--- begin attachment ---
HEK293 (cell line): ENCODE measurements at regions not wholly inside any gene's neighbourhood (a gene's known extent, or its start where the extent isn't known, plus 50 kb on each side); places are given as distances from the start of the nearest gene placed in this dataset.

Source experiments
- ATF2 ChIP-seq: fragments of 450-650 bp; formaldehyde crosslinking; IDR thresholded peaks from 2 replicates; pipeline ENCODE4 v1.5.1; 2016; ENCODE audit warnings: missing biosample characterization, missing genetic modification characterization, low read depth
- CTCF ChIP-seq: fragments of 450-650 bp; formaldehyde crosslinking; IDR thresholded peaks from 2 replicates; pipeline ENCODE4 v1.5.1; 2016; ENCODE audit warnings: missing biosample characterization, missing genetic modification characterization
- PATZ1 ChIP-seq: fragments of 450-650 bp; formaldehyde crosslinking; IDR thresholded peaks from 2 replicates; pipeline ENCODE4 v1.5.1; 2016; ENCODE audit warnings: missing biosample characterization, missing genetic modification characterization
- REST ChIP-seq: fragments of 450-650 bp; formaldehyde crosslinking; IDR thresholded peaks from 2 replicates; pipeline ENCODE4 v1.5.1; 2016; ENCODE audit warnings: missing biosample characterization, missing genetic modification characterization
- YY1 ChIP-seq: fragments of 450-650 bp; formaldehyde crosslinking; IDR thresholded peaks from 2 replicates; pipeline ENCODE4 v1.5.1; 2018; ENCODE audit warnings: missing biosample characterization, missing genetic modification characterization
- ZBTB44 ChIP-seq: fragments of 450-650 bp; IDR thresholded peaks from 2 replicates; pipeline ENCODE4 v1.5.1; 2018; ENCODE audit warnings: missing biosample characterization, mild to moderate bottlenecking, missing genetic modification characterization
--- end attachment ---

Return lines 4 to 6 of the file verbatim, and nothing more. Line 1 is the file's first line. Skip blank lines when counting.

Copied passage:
- CTCF ChIP-seq: fragments of 450-650 bp; formaldehyde crosslinking; IDR thresholded peaks from 2 replicates; pipeline ENCODE4 v1.5.1; 2016; ENCODE audit warnings: missing biosample characterization, missing genetic modification characterization
- PATZ1 ChIP-seq: fragments of 450-650 bp; formaldehyde crosslinking; IDR thresholded peaks from 2 replicates; pipeline ENCODE4 v1.5.1; 2016; ENCODE audit warnings: missing biosample characterization, missing genetic modification characterization
- REST ChIP-seq: fragments of 450-650 bp; formaldehyde crosslinking; IDR thresholded peaks from 2 replicates; pipeline ENCODE4 v1.5.1; 2016; ENCODE audit warnings: missing biosample characterization, missing genetic modification characterization